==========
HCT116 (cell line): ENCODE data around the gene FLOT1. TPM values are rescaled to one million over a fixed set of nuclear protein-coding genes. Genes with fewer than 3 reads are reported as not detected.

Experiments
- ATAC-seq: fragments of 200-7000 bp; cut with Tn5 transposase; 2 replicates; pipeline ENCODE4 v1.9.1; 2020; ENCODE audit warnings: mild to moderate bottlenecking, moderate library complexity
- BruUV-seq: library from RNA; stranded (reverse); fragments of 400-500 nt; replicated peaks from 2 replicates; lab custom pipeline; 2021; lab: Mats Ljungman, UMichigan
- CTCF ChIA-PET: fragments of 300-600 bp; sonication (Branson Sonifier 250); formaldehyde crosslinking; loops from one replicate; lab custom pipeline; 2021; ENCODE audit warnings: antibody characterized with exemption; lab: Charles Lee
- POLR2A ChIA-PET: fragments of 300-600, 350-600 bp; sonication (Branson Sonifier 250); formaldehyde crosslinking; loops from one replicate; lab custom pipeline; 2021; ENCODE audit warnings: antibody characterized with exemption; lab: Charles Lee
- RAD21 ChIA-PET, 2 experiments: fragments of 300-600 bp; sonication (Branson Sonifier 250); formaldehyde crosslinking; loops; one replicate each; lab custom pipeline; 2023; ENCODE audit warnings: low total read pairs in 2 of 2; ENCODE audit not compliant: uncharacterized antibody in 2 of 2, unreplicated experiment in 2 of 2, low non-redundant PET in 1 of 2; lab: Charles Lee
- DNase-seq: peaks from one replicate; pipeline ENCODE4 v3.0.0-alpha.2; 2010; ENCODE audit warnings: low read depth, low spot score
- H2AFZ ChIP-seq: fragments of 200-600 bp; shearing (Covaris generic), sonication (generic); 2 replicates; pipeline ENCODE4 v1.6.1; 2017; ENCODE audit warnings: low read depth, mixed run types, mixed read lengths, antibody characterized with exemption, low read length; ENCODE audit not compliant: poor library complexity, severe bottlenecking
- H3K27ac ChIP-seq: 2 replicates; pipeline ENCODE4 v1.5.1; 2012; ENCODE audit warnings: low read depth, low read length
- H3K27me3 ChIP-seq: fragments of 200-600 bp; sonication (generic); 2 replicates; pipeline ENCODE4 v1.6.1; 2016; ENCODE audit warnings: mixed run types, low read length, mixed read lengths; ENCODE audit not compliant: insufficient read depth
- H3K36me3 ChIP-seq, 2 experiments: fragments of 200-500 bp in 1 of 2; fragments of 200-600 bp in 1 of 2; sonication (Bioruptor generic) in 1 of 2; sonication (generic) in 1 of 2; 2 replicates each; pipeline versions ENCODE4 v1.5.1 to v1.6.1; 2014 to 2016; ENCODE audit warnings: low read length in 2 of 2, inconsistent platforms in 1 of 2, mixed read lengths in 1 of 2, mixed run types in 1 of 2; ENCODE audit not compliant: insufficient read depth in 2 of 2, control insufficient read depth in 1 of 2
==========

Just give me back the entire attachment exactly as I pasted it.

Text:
HCT116 (cell line): ENCODE data around the gene FLOT1. TPM values are rescaled to one million over a fixed set of nuclear protein-coding genes. Genes with fewer than 3 reads are reported as not detected.

Experiments
- ATAC-seq: fragments of 200-7000 bp; cut with Tn5 transposase; 2 replicates; pipeline ENCODE4 v1.9.1; 2020; ENCODE audit warnings: mild to moderate bottlenecking, moderate library complexity
- BruUV-seq: library from RNA; stranded (reverse); fragments of 400-500 nt; replicated peaks from 2 replicates; lab custom pipeline; 2021; lab: Mats Ljungman, UMichigan
- CTCF ChIA-PET: fragments of 300-600 bp; sonication (Branson Sonifier 250); formaldehyde crosslinking; loops from one replicate; lab custom pipeline; 2021; ENCODE audit warnings: antibody characterized with exemption; lab: Charles Lee
- POLR2A ChIA-PET: fragments of 300-600, 350-600 bp; sonication (Branson Sonifier 250); formaldehyde crosslinking; loops from one replicate; lab custom pipeline; 2021; ENCODE audit warnings: antibody characterized with exemption; lab: Charles Lee
- RAD21 ChIA-PET, 2 experiments: fragments of 300-600 bp; sonication (Branson Sonifier 250); formaldehyde crosslinking; loops; one replicate each; lab custom pipeline; 2023; ENCODE audit warnings: low total read pairs in 2 of 2; ENCODE audit not compliant: uncharacterized antibody in 2 of 2, unreplicated experiment in 2 of 2, low non-redundant PET in 1 of 2; lab: Charles Lee
- DNase-seq: peaks from one replicate; pipeline ENCODE4 v3.0.0-alpha.2; 2010; ENCODE audit warnings: low read depth, low spot score
- H2AFZ ChIP-seq: fragments of 200-600 bp; shearing (Covaris generic), sonication (generic); 2 replicates; pipeline ENCODE4 v1.6.1; 2017; ENCODE audit warnings: low read depth, mixed run types, mixed read lengths, antibody characterized with exemption, low read length; ENCODE audit not compliant: poor library complexity, severe bottlenecking
- H3K27ac ChIP-seq: 2 replicates; pipeline ENCODE4 v1.5.1; 2012; ENCODE audit warnings: low read depth, low read length
- H3K27me3 ChIP-seq: fragments of 200-600 bp; sonication (generic); 2 replicates; pipeline ENCODE4 v1.6.1; 2016; ENCODE audit warnings: mixed run types, low read length, mixed read lengths; ENCODE audit not compliant: insufficient read depth
- H3K36me3 ChIP-seq, 2 experiments: fragments of 200-500 bp in 1 of 2; fragments of 200-600 bp in 1 of 2; sonication (Bioruptor generic) in 1 of 2; sonication (generic) in 1 of 2; 2 replicates each; pipeline versions ENCODE4 v1.5.1 to v1.6.1; 2014 to 2016; ENCODE audit warnings: low read length in 2 of 2, inconsistent platforms in 1 of 2, mixed read lengths in 1 of 2, mixed run types in 1 of 2; ENCODE audit not compliant: insufficient read depth in 2 of 2, control insufficient read depth in 1 of 2